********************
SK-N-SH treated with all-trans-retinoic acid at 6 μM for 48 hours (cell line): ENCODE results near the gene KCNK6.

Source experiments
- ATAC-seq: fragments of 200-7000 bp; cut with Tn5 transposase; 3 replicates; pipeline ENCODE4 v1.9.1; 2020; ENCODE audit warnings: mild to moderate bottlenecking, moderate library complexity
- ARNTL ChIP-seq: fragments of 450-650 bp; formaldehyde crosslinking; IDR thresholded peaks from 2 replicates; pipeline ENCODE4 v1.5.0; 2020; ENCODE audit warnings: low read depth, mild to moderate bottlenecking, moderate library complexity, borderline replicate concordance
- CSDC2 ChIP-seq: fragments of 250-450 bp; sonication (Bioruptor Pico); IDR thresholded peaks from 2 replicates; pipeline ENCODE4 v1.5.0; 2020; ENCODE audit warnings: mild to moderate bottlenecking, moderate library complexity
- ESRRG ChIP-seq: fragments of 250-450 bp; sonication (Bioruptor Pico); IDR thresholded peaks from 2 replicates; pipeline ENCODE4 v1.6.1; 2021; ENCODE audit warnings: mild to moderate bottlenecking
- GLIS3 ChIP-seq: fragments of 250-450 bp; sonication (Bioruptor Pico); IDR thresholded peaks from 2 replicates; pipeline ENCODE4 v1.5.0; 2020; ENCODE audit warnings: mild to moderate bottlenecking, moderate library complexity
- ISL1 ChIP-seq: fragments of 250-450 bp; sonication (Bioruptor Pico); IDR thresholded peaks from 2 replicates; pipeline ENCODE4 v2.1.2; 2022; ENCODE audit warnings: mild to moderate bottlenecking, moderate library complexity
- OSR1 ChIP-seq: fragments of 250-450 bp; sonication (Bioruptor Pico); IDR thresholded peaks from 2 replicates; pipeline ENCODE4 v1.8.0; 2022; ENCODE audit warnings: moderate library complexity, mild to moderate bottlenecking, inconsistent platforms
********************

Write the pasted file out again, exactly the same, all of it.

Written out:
SK-N-SH treated with all-trans-retinoic acid at 6 μM for 48 hours (cell line): ENCODE results near the gene KCNK6.

Source experiments
- ATAC-seq: fragments of 200-7000 bp; cut with Tn5 transposase; 3 replicates; pipeline ENCODE4 v1.9.1; 2020; ENCODE audit warnings: mild to moderate bottlenecking, moderate library complexity
- ARNTL ChIP-seq: fragments of 450-650 bp; formaldehyde crosslinking; IDR thresholded peaks from 2 replicates; pipeline ENCODE4 v1.5.0; 2020; ENCODE audit warnings: low read depth, mild to moderate bottlenecking, moderate library complexity, borderline replicate concordance
- CSDC2 ChIP-seq: fragments of 250-450 bp; sonication (Bioruptor Pico); IDR thresholded peaks from 2 replicates; pipeline ENCODE4 v1.5.0; 2020; ENCODE audit warnings: mild to moderate bottlenecking, moderate library complexity
- ESRRG ChIP-seq: fragments of 250-450 bp; sonication (Bioruptor Pico); IDR thresholded peaks from 2 replicates; pipeline ENCODE4 v1.6.1; 2021; ENCODE audit warnings: mild to moderate bottlenecking
- GLIS3 ChIP-seq: fragments of 250-450 bp; sonication (Bioruptor Pico); IDR thresholded peaks from 2 replicates; pipeline ENCODE4 v1.5.0; 2020; ENCODE audit warnings: mild to moderate bottlenecking, moderate library complexity
- ISL1 ChIP-seq: fragments of 250-450 bp; sonication (Bioruptor Pico); IDR thresholded peaks from 2 replicates; pipeline ENCODE4 v2.1.2; 2022; ENCODE audit warnings: mild to moderate bottlenecking, moderate library complexity
- OSR1 ChIP-seq: fragments of 250-450 bp; sonication (Bioruptor Pico); IDR thresholded peaks from 2 replicates; pipeline ENCODE4 v1.8.0; 2022; ENCODE audit warnings: moderate library complexity, mild to moderate bottlenecking, inconsistent platforms